COLLABORATE serves as the virtual meeting place for members of the National Archives education team in Washington, DC, and colleagues from schools, institutions, and organizations across the nation to share innovative ideas and best practices. These conversations will serve as a basis for an exciting new web site and will also offer important feedback and commentary on the site as it develops.

An Invitation to Preview DocsTeach

February 24, 2010

Thank you for the interest you have shown in our project to build a new web site for teachers from the National Archives! We have received input from many of you along the way here on Collaborate and via phone and email.

Our new web site is going to be called DocsTeach and will be available this spring. Currently we are in the beta phase of the project. At this point, we’d love for you to take a look and let us know what you think!

If you are interested in previewing DocsTeach, please email and let us know. Our preview and feedback period will last until Monday, March 8.

Written By: Collaborate Team, 5:29 pm

Students as Historians: Doing What Historians Really Do

November 30, 2009

DocsTeach is really starting to take shape! We’ve been working on the design of the new site and have been writing lessons that teachers will be able to grab and use right away with students.

We’ve also decided on the basic structure for six different lesson or activity templates that teachers will be able to plug primary source documents into to create customized lessons. We designed these lesson templates around historical thinking skills. They were made to help students practice the kinds of activities that historians really do. Now we need to come up with a name for each template that reflects the skill being practiced.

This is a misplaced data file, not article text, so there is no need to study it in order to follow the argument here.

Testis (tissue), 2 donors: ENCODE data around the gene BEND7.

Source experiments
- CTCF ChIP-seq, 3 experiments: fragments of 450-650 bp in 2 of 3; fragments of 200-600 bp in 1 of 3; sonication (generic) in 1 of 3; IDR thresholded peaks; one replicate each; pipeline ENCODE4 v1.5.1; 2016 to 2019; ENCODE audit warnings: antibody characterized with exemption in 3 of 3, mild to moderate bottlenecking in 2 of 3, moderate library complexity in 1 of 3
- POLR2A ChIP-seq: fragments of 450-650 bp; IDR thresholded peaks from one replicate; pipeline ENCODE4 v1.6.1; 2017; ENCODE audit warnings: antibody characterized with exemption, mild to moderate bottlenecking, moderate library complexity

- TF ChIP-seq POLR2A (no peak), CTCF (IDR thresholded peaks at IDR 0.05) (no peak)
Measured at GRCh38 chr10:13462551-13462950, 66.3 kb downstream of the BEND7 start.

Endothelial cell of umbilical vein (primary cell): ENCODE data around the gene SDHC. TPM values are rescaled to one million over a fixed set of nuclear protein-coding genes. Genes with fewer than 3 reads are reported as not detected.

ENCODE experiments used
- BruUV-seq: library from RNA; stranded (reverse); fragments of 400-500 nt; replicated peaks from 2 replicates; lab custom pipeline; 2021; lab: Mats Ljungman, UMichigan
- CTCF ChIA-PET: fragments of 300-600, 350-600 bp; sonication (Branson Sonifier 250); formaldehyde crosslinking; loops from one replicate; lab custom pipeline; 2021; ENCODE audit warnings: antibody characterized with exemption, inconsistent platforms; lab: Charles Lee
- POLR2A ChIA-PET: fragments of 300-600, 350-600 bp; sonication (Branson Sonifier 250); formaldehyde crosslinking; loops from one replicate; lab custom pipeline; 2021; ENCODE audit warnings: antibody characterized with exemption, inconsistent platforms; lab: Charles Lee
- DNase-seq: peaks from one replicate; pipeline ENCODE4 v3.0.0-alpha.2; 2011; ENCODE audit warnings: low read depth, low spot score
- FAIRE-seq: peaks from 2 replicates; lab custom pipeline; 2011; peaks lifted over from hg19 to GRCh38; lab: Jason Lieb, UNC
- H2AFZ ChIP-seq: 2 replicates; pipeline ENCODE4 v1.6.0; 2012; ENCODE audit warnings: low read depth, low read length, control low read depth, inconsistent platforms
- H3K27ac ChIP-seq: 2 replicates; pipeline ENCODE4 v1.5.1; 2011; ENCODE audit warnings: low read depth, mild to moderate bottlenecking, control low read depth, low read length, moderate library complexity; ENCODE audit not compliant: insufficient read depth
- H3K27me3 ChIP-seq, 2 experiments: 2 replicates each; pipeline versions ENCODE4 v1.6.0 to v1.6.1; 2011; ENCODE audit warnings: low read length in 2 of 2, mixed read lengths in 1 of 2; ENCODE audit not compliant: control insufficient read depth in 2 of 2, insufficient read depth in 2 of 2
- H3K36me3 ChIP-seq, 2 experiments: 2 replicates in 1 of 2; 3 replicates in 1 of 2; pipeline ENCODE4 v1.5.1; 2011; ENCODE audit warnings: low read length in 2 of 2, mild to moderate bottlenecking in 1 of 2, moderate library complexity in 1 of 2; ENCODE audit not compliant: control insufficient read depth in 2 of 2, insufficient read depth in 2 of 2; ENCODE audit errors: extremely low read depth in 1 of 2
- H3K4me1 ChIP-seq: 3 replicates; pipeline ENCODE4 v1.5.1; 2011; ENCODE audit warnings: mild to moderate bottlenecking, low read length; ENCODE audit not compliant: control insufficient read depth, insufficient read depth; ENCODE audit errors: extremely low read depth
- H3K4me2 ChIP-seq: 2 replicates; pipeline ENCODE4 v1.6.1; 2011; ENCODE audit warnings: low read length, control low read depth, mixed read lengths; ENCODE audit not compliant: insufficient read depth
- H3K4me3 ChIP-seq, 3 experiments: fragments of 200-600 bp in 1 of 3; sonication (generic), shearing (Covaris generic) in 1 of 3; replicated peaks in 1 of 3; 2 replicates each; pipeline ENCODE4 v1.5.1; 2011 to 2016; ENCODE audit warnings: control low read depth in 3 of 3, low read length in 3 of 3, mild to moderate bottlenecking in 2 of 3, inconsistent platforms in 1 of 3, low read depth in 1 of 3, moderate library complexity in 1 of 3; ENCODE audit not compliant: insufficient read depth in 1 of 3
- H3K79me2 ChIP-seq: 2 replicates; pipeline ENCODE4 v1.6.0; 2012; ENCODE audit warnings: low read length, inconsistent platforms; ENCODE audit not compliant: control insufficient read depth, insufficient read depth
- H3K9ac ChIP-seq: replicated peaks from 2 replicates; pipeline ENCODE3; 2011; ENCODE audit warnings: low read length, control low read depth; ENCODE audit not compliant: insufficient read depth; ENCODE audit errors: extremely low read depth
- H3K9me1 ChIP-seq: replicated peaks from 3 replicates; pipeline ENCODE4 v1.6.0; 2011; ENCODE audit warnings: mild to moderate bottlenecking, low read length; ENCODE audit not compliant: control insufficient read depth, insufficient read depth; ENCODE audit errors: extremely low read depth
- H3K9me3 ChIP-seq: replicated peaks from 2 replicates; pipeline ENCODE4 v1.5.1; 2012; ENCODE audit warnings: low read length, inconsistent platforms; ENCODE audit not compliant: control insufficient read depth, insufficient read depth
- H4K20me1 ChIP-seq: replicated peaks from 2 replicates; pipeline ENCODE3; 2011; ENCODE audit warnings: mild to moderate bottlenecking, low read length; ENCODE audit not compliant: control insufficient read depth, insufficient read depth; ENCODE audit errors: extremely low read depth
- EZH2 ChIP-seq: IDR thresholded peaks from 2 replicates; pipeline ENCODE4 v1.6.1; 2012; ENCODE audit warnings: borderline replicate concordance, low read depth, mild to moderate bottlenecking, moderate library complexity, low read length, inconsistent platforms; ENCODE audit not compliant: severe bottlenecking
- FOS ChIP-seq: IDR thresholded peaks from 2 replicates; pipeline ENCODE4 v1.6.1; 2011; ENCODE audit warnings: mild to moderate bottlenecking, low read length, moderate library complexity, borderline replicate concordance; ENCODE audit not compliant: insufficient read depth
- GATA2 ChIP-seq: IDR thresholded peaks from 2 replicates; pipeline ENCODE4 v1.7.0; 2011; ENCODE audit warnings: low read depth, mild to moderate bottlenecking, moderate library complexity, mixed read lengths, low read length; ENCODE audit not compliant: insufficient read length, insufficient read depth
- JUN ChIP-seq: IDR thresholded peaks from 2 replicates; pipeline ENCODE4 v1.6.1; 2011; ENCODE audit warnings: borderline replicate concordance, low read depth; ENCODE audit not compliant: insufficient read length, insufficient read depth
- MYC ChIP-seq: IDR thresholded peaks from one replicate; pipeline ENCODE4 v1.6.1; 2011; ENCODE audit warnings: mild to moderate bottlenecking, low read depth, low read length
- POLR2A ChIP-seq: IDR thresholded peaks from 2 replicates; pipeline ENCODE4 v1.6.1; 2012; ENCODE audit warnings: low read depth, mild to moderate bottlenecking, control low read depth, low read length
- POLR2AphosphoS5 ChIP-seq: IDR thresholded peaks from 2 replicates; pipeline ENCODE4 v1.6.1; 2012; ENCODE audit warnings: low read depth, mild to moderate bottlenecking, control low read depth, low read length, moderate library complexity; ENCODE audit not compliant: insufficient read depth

What names for these activities would reflect that historians really do these things?

  • Analyzing primary sources including charts, graphs, and tables of data to form meaning and understand history through data analysis.
  • Sorting through primary sources and finding documents that relate to one another to tell a broader story.
  • Pulling apart primary sources, zooming in on specific content, and encountering a document cold and trying to make sense of what is going on.
  • Making sense of history by connecting events and the primary sources that describe them, linking documents together to formulate the whole story.
  • Locating historical events spatially in order to understand history in a way they could not have without thinking geographically.

Written By: Collaborate Team, 3:00 pm

Writing Lessons and Real Life

November 4, 2009

We think that one of the most exciting features of the new web site will be that most of the lessons on it will have been created by educators who use DocsTeach in their classrooms.  The site will provide the tools and primary sources to every teacher to create lessons.  To give the site a jump start, we’re writing some lessons for the launch.